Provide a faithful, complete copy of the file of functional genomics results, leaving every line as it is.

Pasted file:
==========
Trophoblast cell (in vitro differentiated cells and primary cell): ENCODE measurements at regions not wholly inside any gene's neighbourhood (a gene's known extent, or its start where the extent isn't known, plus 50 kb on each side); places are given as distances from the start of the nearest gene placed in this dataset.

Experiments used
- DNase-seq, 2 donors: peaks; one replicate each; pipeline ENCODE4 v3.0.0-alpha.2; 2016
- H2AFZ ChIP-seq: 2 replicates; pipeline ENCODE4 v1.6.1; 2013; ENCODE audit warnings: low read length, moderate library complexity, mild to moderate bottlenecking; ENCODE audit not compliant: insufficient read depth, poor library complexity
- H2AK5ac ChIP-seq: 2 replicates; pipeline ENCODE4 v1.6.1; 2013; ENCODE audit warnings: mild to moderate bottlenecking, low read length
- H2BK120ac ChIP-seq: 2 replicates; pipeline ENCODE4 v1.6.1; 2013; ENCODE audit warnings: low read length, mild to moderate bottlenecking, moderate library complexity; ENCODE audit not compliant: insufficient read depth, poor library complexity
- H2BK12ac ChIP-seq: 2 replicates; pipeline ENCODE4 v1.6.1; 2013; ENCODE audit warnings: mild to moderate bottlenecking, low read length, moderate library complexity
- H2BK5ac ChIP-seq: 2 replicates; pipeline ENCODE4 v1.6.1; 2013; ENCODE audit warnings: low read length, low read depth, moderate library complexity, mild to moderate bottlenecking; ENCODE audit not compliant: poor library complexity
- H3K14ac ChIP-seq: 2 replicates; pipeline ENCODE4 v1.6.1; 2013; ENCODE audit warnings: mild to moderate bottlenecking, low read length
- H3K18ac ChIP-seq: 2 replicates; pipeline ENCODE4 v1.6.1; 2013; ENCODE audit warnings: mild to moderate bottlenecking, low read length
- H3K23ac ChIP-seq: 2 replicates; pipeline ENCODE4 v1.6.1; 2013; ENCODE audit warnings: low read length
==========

Trophoblast cell (in vitro differentiated cells and primary cell): ENCODE measurements at regions not wholly inside any gene's neighbourhood (a gene's known extent, or its start where the extent isn't known, plus 50 kb on each side); places are given as distances from the start of the nearest gene placed in this dataset.

Experiments used
- DNase-seq, 2 donors: peaks; one replicate each; pipeline ENCODE4 v3.0.0-alpha.2; 2016
- H2AFZ ChIP-seq: 2 replicates; pipeline ENCODE4 v1.6.1; 2013; ENCODE audit warnings: low read length, moderate library complexity, mild to moderate bottlenecking; ENCODE audit not compliant: insufficient read depth, poor library complexity
- H2AK5ac ChIP-seq: 2 replicates; pipeline ENCODE4 v1.6.1; 2013; ENCODE audit warnings: mild to moderate bottlenecking, low read length
- H2BK120ac ChIP-seq: 2 replicates; pipeline ENCODE4 v1.6.1; 2013; ENCODE audit warnings: low read length, mild to moderate bottlenecking, moderate library complexity; ENCODE audit not compliant: insufficient read depth, poor library complexity
- H2BK12ac ChIP-seq: 2 replicates; pipeline ENCODE4 v1.6.1; 2013; ENCODE audit warnings: mild to moderate bottlenecking, low read length, moderate library complexity
- H2BK5ac ChIP-seq: 2 replicates; pipeline ENCODE4 v1.6.1; 2013; ENCODE audit warnings: low read length, low read depth, moderate library complexity, mild to moderate bottlenecking; ENCODE audit not compliant: poor library complexity
- H3K14ac ChIP-seq: 2 replicates; pipeline ENCODE4 v1.6.1; 2013; ENCODE audit warnings: mild to moderate bottlenecking, low read length
- H3K18ac ChIP-seq: 2 replicates; pipeline ENCODE4 v1.6.1; 2013; ENCODE audit warnings: mild to moderate bottlenecking, low read length
- H3K23ac ChIP-seq: 2 replicates; pipeline ENCODE4 v1.6.1; 2013; ENCODE audit warnings: low read length